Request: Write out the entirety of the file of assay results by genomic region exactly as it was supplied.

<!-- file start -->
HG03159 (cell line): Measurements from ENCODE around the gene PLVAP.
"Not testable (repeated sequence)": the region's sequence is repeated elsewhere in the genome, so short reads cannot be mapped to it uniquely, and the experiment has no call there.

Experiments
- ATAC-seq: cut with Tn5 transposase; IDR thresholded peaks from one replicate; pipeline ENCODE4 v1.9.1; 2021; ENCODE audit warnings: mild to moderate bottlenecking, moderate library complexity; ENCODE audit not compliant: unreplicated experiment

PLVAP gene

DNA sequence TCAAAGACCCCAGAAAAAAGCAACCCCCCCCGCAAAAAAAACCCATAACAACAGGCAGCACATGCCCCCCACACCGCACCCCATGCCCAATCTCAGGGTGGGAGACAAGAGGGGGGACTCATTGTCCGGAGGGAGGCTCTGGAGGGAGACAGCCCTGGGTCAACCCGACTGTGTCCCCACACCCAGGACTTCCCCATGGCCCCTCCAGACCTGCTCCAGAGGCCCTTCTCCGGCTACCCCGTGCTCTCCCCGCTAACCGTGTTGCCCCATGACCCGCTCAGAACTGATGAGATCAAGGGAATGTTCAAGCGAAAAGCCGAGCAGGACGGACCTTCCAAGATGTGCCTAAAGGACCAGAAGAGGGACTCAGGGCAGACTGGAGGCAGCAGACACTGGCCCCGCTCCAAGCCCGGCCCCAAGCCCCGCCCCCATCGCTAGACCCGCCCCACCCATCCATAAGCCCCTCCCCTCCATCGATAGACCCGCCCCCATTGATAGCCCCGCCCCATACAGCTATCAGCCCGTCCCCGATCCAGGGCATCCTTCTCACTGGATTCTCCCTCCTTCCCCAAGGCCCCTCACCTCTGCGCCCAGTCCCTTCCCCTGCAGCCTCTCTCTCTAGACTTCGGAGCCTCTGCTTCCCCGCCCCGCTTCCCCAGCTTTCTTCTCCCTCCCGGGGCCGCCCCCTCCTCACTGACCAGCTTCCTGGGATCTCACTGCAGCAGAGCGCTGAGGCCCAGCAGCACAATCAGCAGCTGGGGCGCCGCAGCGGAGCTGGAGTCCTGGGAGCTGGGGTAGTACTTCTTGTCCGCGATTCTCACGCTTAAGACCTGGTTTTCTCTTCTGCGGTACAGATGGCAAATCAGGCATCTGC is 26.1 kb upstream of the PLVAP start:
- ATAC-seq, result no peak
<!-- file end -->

HG03159 (cell line): Measurements from ENCODE around the gene PLVAP.
"Not testable (repeated sequence)": the region's sequence is repeated elsewhere in the genome, so short reads cannot be mapped to it uniquely, and the experiment has no call there.

Experiments
- ATAC-seq: cut with Tn5 transposase; IDR thresholded peaks from one replicate; pipeline ENCODE4 v1.9.1; 2021; ENCODE audit warnings: mild to moderate bottlenecking, moderate library complexity; ENCODE audit not compliant: unreplicated experiment

PLVAP gene

DNA sequence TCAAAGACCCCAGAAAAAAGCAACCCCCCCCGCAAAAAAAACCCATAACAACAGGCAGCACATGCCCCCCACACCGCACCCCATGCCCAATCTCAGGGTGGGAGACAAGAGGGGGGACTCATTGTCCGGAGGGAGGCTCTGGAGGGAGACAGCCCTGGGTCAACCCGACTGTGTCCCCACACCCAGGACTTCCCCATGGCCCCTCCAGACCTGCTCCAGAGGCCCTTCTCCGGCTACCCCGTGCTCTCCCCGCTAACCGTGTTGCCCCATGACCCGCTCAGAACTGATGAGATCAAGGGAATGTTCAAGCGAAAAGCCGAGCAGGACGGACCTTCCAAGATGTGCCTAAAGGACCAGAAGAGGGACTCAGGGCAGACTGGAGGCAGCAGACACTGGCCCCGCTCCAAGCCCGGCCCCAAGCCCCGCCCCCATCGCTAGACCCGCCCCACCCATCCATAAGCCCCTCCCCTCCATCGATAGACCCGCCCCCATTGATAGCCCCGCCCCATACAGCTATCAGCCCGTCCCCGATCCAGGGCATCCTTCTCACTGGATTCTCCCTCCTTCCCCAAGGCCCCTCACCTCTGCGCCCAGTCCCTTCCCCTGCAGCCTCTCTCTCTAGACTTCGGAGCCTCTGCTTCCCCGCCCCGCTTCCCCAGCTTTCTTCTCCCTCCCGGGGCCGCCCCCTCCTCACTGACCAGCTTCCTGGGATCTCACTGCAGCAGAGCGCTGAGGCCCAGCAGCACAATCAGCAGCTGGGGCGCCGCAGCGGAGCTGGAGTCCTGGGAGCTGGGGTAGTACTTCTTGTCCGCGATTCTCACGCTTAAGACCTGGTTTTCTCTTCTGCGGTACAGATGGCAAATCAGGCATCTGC is 26.1 kb upstream of the PLVAP start:
- ATAC-seq, result no peak